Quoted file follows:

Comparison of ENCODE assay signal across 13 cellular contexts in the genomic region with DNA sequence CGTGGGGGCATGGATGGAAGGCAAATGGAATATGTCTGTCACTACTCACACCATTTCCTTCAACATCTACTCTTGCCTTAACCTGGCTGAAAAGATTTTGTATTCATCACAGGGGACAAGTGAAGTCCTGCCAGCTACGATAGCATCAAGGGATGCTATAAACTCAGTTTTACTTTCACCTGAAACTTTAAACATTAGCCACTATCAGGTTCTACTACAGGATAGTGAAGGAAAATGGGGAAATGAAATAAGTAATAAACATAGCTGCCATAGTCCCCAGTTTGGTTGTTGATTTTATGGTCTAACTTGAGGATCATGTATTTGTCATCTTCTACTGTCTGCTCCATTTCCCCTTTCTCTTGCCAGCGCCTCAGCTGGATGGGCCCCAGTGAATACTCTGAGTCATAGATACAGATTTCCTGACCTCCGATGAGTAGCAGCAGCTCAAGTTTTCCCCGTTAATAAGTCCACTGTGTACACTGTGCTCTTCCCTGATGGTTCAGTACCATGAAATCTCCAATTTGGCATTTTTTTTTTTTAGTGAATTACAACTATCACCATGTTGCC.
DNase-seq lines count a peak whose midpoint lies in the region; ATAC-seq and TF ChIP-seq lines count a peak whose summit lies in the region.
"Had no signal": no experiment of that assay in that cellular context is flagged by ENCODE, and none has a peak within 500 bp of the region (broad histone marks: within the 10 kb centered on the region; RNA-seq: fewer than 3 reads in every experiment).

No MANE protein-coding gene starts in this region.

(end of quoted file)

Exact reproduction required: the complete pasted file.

Comparison of ENCODE assay signal across 13 cellular contexts in the genomic region with DNA sequence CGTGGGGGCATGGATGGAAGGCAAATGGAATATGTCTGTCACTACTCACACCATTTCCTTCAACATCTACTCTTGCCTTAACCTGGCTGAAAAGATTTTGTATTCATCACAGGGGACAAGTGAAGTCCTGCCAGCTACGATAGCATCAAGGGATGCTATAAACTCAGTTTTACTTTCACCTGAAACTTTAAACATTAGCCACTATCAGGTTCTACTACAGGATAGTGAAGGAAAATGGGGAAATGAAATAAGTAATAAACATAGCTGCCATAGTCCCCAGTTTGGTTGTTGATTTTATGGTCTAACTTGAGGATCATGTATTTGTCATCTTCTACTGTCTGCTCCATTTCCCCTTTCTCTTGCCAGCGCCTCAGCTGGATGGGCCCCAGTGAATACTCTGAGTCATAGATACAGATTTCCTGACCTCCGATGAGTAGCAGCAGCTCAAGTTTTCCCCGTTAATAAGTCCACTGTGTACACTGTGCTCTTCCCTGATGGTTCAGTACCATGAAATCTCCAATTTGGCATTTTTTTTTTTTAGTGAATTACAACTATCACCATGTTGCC.
DNase-seq lines count a peak whose midpoint lies in the region; ATAC-seq and TF ChIP-seq lines count a peak whose summit lies in the region.
"Had no signal": no experiment of that assay in that cellular context is flagged by ENCODE, and none has a peak within 500 bp of the region (broad histone marks: within the 10 kb centered on the region; RNA-seq: fewer than 3 reads in every experiment).

No MANE protein-coding gene starts in this region.